American Terror: The Feeling of Thinking in Edwards, Poe, by Paul Hurh

By Paul Hurh

If the United States is a country based upon Enlightenment beliefs, then why are such a lot of of its so much celebrated items of literature so darkish? American Terror returns to the query of yankee literature's distinct tone of terror via an in depth research of 3 authors—Jonathan Edwards, Edgar Allan Poe, and Herman Melville—who not just wrote works of terror, yet who defended, theorized, and championed it. Combining up to date old views with shut analyzing, Paul Hurh indicates how those authors built terror as a unique literary impact knowledgeable incidentally the idea that of pondering turns into, within the wake of Enlightenment empiricism, more and more outlined by means of a collection of austere mechanic methods, akin to the medical strategy and the algebraic capabilities of analytical good judgment. instead of looking for a sense that may go beyond pondering via subtending cause to emotion, those writers present in terror the sensation of considering, the strange feeling of reason's authority over emotional schemes. In so doing, they grappled with a shared set of putting up with questions: what's the distinction among considering and feeling? after we understand anything, how can we be aware of that we all know it? Why does it appear most unlikely to cause oneself out of an irrational worry? And what turns into of the liberty of the need once we detect that has effects on can push it around?

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Extra info for American Terror: The Feeling of Thinking in Edwards, Poe, and Melville

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The differences between subject and object, between self and world, between the real and the fictional, are not reinforced, as they are in the gothic horror, or recuperated, as they are in the sublime, but rather are taken themselves as affective incitement. What is necessary, then, is a term that designates the operation by which this binary is destabilized. I find this in Sianne Ngai’s definition of tone. Ngai, addressing the problem of where the feeling of a text occurs (in the text? ), theorizes tone as arising centrally from the subjective/ objective problematic of emotion itself: “Tone is the dialectic of objective and subjective feeling that our aesthetic encounters inevitably produce” (30).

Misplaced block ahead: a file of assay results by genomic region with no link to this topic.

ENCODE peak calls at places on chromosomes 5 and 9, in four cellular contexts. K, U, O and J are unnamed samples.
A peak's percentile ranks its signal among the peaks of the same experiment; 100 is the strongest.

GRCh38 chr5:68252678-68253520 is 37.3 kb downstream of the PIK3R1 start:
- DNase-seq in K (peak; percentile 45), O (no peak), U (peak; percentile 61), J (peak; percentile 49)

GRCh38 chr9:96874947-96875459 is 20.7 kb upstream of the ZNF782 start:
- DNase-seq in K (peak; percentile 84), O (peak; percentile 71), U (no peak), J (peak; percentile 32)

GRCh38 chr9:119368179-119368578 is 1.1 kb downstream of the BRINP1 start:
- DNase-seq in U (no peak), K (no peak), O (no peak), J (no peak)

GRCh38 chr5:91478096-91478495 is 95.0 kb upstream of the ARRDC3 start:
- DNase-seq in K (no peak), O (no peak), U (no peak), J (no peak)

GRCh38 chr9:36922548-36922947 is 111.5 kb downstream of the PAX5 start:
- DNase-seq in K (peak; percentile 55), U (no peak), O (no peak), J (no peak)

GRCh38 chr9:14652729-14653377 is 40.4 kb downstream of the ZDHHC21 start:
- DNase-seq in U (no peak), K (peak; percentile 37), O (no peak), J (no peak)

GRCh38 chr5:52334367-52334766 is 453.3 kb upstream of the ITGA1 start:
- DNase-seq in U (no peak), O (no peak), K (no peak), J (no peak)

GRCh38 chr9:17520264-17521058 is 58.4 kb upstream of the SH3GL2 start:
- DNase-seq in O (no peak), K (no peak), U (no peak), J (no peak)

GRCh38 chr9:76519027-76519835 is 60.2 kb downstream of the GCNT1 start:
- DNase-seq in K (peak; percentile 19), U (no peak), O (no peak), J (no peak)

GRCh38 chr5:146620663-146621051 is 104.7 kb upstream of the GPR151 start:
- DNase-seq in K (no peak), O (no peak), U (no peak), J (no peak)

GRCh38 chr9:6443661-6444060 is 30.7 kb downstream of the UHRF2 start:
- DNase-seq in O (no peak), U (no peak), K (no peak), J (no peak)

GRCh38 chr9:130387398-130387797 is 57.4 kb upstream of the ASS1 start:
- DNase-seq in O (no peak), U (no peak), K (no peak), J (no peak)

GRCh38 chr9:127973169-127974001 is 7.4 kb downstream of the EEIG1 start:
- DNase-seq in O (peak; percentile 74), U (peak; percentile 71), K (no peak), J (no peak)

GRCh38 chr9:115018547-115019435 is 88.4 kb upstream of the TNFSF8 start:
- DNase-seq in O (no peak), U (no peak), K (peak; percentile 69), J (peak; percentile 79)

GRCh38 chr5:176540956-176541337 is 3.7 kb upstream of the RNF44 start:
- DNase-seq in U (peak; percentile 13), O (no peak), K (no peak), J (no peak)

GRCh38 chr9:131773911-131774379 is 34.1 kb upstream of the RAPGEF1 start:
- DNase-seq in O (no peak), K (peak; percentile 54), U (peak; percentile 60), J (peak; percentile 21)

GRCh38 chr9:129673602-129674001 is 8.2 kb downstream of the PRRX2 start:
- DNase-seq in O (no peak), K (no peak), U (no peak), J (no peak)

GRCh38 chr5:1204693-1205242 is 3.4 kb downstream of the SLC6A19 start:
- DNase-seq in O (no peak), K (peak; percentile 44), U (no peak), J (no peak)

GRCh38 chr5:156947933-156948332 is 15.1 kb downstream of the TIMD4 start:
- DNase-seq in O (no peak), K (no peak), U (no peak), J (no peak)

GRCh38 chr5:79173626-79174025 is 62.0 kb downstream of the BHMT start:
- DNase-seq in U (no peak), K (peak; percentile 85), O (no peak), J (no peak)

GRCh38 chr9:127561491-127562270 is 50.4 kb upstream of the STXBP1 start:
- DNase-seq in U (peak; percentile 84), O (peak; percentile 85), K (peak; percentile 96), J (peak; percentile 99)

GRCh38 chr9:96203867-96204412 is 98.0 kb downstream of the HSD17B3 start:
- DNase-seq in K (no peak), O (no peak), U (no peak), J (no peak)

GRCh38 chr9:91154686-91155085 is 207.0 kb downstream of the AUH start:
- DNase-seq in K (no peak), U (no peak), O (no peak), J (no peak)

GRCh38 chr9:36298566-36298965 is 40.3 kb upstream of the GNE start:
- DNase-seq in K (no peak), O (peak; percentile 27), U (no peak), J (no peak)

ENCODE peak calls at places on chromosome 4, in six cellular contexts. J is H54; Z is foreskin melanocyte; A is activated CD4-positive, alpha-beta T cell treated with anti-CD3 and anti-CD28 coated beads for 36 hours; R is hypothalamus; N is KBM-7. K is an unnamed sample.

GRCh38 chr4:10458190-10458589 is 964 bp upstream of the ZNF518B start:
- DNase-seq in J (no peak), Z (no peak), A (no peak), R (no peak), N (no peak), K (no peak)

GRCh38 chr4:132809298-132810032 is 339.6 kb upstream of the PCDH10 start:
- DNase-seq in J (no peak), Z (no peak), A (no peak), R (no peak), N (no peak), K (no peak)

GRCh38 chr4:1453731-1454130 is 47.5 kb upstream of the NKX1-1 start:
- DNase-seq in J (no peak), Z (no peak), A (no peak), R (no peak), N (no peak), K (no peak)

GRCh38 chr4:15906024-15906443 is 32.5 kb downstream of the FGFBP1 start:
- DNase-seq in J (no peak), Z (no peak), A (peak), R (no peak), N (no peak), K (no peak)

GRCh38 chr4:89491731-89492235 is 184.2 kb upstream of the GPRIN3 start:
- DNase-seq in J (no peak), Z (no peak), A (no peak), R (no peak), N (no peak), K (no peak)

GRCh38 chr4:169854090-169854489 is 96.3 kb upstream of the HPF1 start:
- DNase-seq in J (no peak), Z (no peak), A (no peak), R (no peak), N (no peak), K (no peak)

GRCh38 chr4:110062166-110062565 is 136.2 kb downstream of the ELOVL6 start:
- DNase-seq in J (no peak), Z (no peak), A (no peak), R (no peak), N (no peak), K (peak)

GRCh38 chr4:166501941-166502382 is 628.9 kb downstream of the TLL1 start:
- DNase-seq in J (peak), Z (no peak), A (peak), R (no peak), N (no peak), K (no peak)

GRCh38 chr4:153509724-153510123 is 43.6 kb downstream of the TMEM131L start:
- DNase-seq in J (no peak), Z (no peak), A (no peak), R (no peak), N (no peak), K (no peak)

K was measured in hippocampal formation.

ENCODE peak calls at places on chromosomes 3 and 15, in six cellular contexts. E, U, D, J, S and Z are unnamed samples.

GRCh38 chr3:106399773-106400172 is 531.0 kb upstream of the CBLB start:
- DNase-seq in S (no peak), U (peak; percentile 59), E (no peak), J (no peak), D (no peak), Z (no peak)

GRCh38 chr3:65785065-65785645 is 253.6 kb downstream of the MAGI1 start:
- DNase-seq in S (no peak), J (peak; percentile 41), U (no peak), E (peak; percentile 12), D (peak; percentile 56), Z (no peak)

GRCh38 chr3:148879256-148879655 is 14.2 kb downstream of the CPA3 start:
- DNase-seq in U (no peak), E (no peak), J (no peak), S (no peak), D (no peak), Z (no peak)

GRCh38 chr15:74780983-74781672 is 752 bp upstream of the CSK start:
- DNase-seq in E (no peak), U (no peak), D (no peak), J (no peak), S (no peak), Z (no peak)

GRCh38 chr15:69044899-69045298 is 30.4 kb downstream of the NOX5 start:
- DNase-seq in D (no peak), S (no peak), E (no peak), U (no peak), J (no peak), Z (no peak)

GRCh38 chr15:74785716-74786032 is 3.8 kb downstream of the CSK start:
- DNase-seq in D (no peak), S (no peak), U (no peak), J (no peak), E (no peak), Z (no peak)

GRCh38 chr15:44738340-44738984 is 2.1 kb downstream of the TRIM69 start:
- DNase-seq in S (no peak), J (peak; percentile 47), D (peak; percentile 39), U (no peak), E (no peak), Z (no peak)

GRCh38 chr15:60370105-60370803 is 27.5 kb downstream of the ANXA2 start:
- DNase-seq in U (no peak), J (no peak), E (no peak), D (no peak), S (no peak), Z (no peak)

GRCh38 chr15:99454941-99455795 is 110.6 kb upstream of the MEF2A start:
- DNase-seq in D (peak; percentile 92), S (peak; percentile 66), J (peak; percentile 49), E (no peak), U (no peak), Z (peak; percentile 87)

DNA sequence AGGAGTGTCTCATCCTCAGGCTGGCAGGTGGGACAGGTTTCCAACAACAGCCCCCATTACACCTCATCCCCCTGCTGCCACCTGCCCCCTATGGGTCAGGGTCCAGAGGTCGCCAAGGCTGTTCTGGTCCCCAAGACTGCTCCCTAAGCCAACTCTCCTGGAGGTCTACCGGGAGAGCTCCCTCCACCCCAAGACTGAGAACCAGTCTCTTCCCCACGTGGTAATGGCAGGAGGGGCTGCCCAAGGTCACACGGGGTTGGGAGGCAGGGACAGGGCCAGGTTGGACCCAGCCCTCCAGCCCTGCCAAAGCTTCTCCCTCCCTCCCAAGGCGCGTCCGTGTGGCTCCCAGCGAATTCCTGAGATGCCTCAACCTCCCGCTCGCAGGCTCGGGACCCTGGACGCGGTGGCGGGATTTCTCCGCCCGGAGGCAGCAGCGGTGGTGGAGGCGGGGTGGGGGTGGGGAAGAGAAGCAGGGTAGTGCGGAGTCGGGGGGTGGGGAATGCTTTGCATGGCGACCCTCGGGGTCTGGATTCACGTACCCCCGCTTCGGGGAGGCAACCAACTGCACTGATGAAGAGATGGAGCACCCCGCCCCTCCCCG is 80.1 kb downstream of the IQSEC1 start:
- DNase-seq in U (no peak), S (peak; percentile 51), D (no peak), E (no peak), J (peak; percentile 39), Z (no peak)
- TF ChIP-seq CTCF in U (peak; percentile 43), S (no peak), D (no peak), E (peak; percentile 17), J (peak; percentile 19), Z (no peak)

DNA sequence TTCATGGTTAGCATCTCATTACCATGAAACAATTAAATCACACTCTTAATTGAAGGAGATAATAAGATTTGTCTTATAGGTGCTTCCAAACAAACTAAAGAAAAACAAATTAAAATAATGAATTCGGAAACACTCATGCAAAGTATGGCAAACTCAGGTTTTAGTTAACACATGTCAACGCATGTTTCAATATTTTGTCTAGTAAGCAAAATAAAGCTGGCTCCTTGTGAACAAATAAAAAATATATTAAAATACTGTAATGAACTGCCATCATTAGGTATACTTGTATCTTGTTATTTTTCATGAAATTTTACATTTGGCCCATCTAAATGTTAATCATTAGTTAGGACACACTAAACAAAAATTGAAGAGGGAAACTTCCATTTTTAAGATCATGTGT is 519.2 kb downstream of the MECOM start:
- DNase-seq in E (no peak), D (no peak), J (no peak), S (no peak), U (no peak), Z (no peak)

In the darkness of American literature, the answer is neither an enduring presence nor a distressing absence but rather a tone that reflects the thought that asks. 1 AWA K E N I N G T E R R O R Hellfire Preaching, Jonathan Edwards, and the Logic of Revivalist Affect i n e a r ly s e p t e m b e r 1 74 1 , the twenty-five-year-old itinerant preacher James Davenport found himself in the house of New Haven’s long-established minister Reverend Joseph Noyes, defending his claim that Noyes was a “[w]olf in Sheep’s cloathing” (Clap et al.

Elisa New privileges consent in Edwards’s philosophy, a term she takes as smudging sharp distinctions between a human’s will and God’s, offering instead affectionate correspondences that privilege “adhesive attachment and connectedness” (The Line’s Eye 243). As the autonomous self dissolves into a flux of worldly and divine forces, what comes to the fore is “a metaphysics of greater fullness than one either driven by subjects or driven by objects” (63). Filling out the scientific contexts for this pragmatist Edwards, Joan Richardson similarly finds, in Edwards’s reading of Newton’s optics, a theory of light that would enrich the perceptual basis of this consensual exchange, one that, by “reconceiving dependence, not as submission and passivity .

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